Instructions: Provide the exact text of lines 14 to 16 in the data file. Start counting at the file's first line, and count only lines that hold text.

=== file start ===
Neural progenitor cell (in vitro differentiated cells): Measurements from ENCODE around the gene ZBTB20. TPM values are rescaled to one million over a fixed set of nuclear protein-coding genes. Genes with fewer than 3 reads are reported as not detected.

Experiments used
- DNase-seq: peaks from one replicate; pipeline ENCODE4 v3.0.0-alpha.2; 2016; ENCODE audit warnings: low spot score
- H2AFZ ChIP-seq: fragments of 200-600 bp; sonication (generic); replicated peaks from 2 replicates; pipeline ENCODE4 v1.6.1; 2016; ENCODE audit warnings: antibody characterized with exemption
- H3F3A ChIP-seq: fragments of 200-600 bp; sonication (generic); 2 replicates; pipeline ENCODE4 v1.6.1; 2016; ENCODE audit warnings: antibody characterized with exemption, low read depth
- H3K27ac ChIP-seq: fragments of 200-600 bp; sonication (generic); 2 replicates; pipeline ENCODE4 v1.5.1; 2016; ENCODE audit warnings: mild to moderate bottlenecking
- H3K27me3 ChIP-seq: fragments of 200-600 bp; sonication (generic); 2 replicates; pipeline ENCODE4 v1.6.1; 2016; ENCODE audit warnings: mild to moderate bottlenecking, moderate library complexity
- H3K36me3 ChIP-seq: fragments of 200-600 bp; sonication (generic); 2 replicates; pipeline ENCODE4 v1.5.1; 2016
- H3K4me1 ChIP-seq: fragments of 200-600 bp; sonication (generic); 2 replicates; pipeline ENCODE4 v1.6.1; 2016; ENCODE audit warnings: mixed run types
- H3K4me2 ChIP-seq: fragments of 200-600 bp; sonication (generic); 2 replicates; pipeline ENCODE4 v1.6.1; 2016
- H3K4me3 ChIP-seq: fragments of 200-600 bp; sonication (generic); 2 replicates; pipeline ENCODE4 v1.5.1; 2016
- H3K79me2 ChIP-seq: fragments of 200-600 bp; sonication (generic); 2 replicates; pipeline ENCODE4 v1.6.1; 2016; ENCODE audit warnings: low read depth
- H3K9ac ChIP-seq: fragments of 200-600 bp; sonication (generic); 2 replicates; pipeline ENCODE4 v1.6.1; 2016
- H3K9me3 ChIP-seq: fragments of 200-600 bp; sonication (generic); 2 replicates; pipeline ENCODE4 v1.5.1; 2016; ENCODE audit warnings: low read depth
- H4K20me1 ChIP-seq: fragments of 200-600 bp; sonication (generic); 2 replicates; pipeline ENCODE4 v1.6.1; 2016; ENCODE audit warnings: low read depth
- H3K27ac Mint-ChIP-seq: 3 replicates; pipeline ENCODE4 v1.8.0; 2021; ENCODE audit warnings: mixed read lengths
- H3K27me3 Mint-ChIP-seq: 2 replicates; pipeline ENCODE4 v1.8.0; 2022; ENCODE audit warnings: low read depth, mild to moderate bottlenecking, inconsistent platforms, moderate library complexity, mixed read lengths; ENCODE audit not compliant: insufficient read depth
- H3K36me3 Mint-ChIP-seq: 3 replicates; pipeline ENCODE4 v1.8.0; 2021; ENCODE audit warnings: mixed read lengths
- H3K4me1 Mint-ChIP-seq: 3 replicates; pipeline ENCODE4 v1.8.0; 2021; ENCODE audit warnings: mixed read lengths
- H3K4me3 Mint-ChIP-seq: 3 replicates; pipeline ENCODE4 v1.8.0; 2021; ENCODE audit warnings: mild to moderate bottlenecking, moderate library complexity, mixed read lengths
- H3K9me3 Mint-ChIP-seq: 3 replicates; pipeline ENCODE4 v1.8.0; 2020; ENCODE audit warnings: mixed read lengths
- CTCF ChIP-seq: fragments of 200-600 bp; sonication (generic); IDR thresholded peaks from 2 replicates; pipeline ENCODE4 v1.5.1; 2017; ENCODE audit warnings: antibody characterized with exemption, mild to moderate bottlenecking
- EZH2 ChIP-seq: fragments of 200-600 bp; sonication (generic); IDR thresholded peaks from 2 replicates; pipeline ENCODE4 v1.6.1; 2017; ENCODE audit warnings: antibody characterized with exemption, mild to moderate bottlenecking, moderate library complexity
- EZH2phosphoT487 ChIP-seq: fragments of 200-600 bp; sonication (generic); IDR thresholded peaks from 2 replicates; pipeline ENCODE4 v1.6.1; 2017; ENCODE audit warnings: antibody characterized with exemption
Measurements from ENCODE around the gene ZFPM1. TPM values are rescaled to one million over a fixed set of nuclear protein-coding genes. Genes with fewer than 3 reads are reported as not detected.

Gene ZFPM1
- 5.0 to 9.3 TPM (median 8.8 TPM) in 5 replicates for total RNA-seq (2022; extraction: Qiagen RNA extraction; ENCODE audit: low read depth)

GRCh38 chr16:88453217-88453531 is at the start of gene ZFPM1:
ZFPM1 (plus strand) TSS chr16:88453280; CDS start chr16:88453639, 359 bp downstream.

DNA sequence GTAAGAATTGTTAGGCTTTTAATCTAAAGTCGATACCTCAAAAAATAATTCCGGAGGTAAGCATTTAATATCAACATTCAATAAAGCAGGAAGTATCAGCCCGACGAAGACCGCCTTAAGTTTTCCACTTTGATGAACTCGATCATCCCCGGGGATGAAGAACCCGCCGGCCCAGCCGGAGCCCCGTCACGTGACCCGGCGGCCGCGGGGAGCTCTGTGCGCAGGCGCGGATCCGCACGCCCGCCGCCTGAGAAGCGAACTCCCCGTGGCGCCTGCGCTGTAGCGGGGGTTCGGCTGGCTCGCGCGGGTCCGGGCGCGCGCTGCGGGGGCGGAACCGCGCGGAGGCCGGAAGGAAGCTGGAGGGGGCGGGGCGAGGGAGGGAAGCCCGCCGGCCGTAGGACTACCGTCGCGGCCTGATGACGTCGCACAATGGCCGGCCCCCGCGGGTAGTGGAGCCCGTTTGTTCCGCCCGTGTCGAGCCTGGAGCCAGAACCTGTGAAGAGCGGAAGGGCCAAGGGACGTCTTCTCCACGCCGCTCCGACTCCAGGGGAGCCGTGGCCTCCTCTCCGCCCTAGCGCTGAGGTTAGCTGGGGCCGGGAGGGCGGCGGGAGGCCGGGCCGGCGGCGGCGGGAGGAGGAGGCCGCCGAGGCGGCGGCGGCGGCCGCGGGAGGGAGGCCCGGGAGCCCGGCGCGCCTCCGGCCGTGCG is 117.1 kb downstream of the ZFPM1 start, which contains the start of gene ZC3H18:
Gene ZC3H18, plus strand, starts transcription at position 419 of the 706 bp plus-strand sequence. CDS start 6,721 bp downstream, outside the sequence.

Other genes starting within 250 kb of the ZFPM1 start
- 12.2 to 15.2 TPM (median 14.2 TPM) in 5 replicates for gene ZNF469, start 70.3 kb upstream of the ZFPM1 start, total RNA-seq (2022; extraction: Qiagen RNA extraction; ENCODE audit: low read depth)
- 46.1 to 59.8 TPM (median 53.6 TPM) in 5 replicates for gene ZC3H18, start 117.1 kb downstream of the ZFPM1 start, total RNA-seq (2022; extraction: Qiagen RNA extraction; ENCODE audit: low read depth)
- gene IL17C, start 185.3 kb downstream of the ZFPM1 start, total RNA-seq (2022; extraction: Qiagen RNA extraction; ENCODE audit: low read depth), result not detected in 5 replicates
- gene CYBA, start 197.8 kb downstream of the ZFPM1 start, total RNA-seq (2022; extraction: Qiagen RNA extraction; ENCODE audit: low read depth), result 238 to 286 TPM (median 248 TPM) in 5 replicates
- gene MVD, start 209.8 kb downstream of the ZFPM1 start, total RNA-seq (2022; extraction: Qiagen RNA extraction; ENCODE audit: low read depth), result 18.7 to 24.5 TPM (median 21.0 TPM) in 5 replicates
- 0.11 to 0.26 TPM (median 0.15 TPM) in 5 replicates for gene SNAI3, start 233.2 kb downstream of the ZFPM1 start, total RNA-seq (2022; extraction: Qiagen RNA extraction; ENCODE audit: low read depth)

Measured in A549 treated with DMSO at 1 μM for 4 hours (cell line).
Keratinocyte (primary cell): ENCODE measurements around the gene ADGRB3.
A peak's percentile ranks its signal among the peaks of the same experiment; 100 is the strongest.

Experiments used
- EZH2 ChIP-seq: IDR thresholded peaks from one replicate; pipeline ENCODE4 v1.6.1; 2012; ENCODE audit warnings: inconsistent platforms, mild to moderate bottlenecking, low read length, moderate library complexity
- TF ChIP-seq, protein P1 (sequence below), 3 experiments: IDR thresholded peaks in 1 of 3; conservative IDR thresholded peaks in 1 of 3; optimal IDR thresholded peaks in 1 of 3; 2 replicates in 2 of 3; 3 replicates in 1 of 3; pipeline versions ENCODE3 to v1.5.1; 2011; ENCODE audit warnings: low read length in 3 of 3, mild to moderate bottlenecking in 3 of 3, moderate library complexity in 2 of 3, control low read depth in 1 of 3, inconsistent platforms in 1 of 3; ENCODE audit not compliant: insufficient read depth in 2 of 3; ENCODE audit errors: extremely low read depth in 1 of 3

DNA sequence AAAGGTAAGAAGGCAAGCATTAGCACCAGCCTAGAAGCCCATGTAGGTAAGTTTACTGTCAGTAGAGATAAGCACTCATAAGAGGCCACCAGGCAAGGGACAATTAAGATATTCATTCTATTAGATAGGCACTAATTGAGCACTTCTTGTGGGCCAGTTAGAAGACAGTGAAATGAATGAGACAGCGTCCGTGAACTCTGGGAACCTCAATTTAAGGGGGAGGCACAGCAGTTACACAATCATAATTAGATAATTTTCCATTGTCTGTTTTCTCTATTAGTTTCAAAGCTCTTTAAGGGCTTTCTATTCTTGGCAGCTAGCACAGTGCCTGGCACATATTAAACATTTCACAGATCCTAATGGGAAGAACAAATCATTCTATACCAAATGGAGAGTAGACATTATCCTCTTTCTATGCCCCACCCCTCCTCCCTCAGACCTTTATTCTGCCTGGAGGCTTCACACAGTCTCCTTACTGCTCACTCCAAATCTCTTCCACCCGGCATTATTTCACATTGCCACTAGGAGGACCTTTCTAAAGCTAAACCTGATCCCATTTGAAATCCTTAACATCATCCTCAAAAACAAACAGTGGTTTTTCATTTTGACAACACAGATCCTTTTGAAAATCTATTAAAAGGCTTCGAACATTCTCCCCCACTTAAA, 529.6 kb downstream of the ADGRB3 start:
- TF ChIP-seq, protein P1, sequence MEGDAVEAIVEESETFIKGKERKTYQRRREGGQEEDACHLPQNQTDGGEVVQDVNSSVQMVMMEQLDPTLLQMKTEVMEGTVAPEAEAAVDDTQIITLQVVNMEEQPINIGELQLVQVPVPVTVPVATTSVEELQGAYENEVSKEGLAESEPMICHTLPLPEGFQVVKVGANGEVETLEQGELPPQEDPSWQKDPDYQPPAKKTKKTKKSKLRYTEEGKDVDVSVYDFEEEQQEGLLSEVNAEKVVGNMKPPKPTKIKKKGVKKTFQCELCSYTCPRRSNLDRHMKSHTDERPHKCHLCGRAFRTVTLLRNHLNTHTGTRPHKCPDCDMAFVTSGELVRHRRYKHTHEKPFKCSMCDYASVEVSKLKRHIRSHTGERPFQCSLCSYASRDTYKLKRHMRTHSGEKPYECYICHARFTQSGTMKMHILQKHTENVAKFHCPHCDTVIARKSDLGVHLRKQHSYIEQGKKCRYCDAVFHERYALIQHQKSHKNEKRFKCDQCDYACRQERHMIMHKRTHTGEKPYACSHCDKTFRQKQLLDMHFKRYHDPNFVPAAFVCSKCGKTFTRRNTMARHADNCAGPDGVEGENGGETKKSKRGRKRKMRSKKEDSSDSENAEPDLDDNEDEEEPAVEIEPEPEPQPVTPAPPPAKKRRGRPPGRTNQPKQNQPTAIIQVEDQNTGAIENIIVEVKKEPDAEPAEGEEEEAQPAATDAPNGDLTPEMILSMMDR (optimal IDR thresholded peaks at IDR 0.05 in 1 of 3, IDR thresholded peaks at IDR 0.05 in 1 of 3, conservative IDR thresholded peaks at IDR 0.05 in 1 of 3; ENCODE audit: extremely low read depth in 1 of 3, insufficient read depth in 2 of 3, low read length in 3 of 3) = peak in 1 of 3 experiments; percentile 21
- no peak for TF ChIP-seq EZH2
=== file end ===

- H3K9me3 ChIP-seq: fragments of 200-600 bp; sonication (generic); 2 replicates; pipeline ENCODE4 v1.5.1; 2016; ENCODE audit warnings: low read depth
- H4K20me1 ChIP-seq: fragments of 200-600 bp; sonication (generic); 2 replicates; pipeline ENCODE4 v1.6.1; 2016; ENCODE audit warnings: low read depth
- H3K27ac Mint-ChIP-seq: 3 replicates; pipeline ENCODE4 v1.8.0; 2021; ENCODE audit warnings: mixed read lengths